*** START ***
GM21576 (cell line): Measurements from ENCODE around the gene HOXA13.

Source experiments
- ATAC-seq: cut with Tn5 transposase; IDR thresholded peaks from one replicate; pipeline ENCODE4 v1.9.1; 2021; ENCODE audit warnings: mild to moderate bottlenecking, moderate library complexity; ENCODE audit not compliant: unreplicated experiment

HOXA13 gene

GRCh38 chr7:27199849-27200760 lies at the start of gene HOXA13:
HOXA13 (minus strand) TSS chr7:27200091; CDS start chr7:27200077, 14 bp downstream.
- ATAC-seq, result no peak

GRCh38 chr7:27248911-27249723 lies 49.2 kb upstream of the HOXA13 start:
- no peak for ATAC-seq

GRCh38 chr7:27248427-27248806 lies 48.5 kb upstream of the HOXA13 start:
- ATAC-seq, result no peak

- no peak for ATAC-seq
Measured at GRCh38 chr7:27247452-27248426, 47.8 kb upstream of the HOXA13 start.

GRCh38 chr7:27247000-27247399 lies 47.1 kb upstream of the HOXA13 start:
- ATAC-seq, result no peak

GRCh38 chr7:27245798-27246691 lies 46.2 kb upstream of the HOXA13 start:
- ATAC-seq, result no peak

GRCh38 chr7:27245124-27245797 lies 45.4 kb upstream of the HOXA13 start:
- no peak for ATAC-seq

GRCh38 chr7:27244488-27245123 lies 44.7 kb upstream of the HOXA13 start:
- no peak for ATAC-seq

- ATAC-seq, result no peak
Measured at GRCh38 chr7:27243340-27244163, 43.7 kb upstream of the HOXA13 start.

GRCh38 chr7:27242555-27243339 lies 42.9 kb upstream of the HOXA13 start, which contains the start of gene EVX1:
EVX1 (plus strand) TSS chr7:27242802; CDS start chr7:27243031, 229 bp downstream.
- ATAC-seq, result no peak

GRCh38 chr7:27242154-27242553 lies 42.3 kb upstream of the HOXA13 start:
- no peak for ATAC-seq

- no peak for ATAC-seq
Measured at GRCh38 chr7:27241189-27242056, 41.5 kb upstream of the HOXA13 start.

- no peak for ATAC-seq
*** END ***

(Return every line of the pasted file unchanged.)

GM21576 (cell line): Measurements from ENCODE around the gene HOXA13.

Source experiments
- ATAC-seq: cut with Tn5 transposase; IDR thresholded peaks from one replicate; pipeline ENCODE4 v1.9.1; 2021; ENCODE audit warnings: mild to moderate bottlenecking, moderate library complexity; ENCODE audit not compliant: unreplicated experiment

HOXA13 gene

GRCh38 chr7:27199849-27200760 lies at the start of gene HOXA13:
HOXA13 (minus strand) TSS chr7:27200091; CDS start chr7:27200077, 14 bp downstream.
- ATAC-seq, result no peak

GRCh38 chr7:27248911-27249723 lies 49.2 kb upstream of the HOXA13 start:
- no peak for ATAC-seq

GRCh38 chr7:27248427-27248806 lies 48.5 kb upstream of the HOXA13 start:
- ATAC-seq, result no peak

- no peak for ATAC-seq
Measured at GRCh38 chr7:27247452-27248426, 47.8 kb upstream of the HOXA13 start.

GRCh38 chr7:27247000-27247399 lies 47.1 kb upstream of the HOXA13 start:
- ATAC-seq, result no peak

GRCh38 chr7:27245798-27246691 lies 46.2 kb upstream of the HOXA13 start:
- ATAC-seq, result no peak

GRCh38 chr7:27245124-27245797 lies 45.4 kb upstream of the HOXA13 start:
- no peak for ATAC-seq

GRCh38 chr7:27244488-27245123 lies 44.7 kb upstream of the HOXA13 start:
- no peak for ATAC-seq

- ATAC-seq, result no peak
Measured at GRCh38 chr7:27243340-27244163, 43.7 kb upstream of the HOXA13 start.

GRCh38 chr7:27242555-27243339 lies 42.9 kb upstream of the HOXA13 start, which contains the start of gene EVX1:
EVX1 (plus strand) TSS chr7:27242802; CDS start chr7:27243031, 229 bp downstream.
- ATAC-seq, result no peak

GRCh38 chr7:27242154-27242553 lies 42.3 kb upstream of the HOXA13 start:
- no peak for ATAC-seq

- no peak for ATAC-seq
Measured at GRCh38 chr7:27241189-27242056, 41.5 kb upstream of the HOXA13 start.

- no peak for ATAC-seq